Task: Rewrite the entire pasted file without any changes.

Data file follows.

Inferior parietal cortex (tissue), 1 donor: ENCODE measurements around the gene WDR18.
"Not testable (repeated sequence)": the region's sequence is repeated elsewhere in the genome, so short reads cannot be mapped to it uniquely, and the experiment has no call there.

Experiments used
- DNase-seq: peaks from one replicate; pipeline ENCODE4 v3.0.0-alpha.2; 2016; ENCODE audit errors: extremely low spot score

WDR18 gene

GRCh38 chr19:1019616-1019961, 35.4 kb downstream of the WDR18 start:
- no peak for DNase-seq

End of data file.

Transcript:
Inferior parietal cortex (tissue), 1 donor: ENCODE measurements around the gene WDR18.
"Not testable (repeated sequence)": the region's sequence is repeated elsewhere in the genome, so short reads cannot be mapped to it uniquely, and the experiment has no call there.

Experiments used
- DNase-seq: peaks from one replicate; pipeline ENCODE4 v3.0.0-alpha.2; 2016; ENCODE audit errors: extremely low spot score

WDR18 gene

GRCh38 chr19:1019616-1019961, 35.4 kb downstream of the WDR18 start:
- no peak for DNase-seq